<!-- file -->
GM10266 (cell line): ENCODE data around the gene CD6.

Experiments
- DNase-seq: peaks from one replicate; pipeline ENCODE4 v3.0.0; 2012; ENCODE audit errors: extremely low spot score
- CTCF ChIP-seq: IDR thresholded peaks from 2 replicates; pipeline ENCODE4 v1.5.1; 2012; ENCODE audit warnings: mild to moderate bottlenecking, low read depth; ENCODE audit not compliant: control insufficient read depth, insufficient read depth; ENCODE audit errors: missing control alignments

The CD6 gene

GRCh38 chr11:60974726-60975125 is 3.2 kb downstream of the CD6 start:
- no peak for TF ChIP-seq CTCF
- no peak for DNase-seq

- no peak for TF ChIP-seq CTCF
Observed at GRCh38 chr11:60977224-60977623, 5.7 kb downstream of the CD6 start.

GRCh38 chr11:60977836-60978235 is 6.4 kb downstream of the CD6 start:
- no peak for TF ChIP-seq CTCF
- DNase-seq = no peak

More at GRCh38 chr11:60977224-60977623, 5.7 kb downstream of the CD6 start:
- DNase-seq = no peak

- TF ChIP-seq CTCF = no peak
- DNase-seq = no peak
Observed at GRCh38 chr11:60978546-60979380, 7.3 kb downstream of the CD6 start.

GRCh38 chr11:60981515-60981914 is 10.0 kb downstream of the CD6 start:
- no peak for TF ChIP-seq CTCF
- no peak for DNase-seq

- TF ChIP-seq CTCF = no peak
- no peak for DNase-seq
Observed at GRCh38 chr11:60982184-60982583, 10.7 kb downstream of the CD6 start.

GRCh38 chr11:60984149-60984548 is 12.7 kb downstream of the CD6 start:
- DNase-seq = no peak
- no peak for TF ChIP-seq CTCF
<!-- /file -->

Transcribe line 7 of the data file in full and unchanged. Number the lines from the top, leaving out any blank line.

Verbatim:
- no peak for TF ChIP-seq CTCF